There’s a very interesting quote in the NFL’s press release announcing that owners approved a resolution to continue playing regular-season games in the U.K. through 2016.
The resolution leaves it up to the league to decide if more than one regular-season game per year will be played in the U.K. The resolution also allows teams to “volunteer’’ for one home game a year in the U.K.
Keep all that in mind and now read the interesting quote.
“When the initial resolution was approved in 2006, the thinking at the time was that we would have two new teams every year,” said NFL International vice president Chris Parsons. “As the series evolved, we felt as though having a team return to the U.K. on a regular basis would certainly increase the fan base for that particular team, which in turn would drive fan growth for the entire league. We think there is a tremendous benefit for a team to return to the U.K. on an annual basis.”
Read that last part (“tremendous benefit for a team to return to the U.K. on an annual basis’’) again. Are you thinking what I’m thinking?
The Buccaneers could be playing an annual “home’’ game in London? Well, it’s logical in a lot of ways. Look back at that “return’’ word again. The Bucs are about to become the only team to return to London since the NFL started playing regular-season games there.
The Bucs already have had a strong fan club in the U.K. for years. The owners of the Bucs (the Glazer family) also own the Manchester United soccer team.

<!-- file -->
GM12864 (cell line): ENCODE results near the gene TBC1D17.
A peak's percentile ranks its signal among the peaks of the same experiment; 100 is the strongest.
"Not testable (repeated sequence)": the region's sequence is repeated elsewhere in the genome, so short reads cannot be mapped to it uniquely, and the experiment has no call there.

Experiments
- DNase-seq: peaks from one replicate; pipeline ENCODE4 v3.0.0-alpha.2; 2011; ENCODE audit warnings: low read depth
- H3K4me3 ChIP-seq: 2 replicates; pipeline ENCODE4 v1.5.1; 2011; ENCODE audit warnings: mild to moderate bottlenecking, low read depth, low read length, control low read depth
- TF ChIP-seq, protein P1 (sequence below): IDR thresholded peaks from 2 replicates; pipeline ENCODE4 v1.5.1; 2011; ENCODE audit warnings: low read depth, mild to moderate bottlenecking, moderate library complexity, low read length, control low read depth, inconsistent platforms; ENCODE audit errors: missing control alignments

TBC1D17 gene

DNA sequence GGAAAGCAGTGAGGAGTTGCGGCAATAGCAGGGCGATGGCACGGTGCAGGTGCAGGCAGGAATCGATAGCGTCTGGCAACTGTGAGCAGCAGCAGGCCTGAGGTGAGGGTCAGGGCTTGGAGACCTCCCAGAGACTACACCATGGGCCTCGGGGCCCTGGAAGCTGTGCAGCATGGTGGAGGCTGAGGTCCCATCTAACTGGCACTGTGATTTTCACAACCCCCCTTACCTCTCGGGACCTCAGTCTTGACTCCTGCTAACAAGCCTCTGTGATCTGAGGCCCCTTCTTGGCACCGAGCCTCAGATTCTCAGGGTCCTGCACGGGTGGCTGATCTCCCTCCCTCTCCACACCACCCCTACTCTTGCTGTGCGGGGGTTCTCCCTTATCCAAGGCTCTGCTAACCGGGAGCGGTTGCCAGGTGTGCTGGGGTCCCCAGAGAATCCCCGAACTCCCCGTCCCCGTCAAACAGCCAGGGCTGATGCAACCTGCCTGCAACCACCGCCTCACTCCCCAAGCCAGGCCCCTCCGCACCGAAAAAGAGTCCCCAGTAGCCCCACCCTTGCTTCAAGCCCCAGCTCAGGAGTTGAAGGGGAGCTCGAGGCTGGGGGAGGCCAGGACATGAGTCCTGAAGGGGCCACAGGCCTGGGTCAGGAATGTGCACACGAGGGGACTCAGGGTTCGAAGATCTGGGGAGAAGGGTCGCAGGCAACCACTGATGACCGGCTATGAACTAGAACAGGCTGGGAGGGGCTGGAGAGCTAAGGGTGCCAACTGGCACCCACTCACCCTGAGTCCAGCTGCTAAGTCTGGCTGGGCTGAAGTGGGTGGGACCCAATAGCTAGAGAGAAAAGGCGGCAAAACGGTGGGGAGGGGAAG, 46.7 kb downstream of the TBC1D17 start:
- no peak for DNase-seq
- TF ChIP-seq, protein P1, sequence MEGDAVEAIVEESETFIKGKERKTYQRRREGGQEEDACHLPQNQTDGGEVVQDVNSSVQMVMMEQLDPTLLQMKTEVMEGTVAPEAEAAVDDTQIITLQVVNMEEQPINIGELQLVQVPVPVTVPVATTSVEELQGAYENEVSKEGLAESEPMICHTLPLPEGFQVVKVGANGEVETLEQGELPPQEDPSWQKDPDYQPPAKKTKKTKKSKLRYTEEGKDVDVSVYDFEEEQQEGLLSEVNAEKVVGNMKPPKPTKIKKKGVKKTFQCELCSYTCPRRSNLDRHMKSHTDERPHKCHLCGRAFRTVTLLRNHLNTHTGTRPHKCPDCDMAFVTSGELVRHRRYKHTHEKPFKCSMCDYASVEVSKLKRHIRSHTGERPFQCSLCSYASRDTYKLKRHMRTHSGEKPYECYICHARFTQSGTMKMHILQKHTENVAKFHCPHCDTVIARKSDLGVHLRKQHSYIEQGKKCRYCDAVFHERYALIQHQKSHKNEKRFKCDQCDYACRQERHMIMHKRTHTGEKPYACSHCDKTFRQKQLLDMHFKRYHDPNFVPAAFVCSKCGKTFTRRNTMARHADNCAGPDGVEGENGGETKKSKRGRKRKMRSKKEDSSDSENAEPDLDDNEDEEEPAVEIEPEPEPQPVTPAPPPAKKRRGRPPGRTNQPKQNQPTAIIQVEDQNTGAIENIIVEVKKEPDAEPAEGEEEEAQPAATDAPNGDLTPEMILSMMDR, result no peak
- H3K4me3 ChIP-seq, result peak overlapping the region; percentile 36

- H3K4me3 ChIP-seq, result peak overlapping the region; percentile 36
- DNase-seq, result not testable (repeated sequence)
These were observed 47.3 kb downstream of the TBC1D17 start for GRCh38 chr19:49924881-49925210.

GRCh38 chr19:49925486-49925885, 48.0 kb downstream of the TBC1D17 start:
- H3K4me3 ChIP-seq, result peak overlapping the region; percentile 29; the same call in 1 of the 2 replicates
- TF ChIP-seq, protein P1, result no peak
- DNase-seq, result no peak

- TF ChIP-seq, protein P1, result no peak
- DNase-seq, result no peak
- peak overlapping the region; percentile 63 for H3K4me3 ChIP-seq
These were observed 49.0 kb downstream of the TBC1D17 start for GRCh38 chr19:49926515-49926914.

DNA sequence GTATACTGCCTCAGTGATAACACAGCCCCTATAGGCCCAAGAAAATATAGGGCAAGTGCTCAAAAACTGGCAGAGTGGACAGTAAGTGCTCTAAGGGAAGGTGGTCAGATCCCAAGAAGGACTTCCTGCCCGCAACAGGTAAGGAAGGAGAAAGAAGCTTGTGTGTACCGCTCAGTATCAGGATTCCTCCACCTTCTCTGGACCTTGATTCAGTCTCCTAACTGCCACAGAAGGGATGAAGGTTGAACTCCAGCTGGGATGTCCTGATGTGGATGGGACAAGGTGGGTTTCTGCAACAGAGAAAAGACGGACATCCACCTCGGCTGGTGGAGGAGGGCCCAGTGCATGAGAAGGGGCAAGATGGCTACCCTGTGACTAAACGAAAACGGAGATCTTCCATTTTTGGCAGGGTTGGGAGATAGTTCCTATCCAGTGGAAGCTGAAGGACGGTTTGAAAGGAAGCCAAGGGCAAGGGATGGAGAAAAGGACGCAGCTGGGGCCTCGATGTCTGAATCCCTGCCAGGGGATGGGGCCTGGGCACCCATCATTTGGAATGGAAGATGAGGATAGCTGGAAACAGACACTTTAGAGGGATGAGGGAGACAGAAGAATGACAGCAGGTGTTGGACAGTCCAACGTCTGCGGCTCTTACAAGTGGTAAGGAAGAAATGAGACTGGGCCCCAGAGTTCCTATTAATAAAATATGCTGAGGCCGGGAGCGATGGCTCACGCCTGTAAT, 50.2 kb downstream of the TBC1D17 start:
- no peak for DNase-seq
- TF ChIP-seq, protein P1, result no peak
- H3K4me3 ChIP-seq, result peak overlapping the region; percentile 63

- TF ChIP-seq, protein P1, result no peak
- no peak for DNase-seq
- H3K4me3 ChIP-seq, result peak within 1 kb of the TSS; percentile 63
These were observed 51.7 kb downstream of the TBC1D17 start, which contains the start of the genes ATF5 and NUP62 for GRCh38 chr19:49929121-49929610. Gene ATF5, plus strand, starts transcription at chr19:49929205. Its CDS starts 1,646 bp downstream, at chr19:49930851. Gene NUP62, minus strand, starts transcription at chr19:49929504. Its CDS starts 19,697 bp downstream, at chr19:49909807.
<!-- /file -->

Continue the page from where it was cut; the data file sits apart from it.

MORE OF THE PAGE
There’s also the matter of attendance in Tampa Bay. Prior to last week’s sellout of a “Monday Night Football’’ game against Indianapolis, the Bucs had not sold out their previous 10 regular-season home games. When accepting the trip to London this year, the Bucs said part of their reasoning was done with the local economy in mind. Team officials said one less game at Raymond James Stadium would cut the cost of paying for season tickets.
Plus, a yearly game in London would guarantee the Bucs at least one “home’’ sellout a season.
The language in the resolution about teams “volunteering’’ to play in London is very interesting. I can’t see teams with huge fan bases like the Green Bay Packers and Pittsburgh Steelers ever volunteering to give up a sure sellout at home.
But it’s pretty easy to picture the Bucs and the Jacksonville Jaguars, who also have had attendance issues, throwing their hands up when the NFL asks for volunteers.